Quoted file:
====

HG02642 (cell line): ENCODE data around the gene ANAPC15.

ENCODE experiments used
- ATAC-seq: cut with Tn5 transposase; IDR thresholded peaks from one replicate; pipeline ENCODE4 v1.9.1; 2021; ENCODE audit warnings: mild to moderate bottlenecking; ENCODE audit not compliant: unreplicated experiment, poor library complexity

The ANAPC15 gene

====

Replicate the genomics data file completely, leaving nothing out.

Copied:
HG02642 (cell line): ENCODE data around the gene ANAPC15.

ENCODE experiments used
- ATAC-seq: cut with Tn5 transposase; IDR thresholded peaks from one replicate; pipeline ENCODE4 v1.9.1; 2021; ENCODE audit warnings: mild to moderate bottlenecking; ENCODE audit not compliant: unreplicated experiment, poor library complexity

The ANAPC15 gene